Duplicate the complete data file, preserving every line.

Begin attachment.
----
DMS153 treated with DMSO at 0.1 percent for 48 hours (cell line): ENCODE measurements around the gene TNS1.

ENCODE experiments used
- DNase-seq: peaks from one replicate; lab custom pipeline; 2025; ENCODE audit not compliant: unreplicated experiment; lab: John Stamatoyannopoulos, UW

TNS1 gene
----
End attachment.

DMS153 treated with DMSO at 0.1 percent for 48 hours (cell line): ENCODE measurements around the gene TNS1.

ENCODE experiments used
- DNase-seq: peaks from one replicate; lab custom pipeline; 2025; ENCODE audit not compliant: unreplicated experiment; lab: John Stamatoyannopoulos, UW

TNS1 gene